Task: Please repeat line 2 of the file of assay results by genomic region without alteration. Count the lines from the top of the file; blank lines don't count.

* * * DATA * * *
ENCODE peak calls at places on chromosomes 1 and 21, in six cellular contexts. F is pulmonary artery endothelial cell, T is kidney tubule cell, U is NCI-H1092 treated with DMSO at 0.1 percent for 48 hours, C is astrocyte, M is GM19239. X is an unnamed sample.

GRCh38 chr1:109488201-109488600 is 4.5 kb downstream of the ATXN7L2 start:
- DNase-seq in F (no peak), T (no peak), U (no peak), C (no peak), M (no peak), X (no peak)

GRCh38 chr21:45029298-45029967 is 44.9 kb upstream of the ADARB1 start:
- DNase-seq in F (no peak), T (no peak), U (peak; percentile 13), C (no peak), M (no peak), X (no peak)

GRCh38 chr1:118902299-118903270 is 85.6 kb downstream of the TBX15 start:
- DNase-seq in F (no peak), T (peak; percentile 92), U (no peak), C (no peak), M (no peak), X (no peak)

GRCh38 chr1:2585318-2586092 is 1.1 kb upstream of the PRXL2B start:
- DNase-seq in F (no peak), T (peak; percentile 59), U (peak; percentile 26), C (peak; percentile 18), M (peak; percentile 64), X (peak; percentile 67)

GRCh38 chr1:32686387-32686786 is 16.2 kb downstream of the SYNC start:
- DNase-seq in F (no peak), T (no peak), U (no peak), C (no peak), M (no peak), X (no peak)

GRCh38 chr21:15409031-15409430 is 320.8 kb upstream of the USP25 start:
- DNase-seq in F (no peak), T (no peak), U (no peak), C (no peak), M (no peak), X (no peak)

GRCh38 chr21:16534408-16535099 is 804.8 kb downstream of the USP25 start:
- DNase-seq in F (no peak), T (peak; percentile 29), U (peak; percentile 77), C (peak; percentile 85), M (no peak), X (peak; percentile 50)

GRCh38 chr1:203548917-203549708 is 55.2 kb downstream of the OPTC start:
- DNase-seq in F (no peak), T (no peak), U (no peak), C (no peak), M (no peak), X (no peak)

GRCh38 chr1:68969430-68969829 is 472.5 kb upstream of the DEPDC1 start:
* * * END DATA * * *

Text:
GRCh38 chr1:109488201-109488600 is 4.5 kb downstream of the ATXN7L2 start: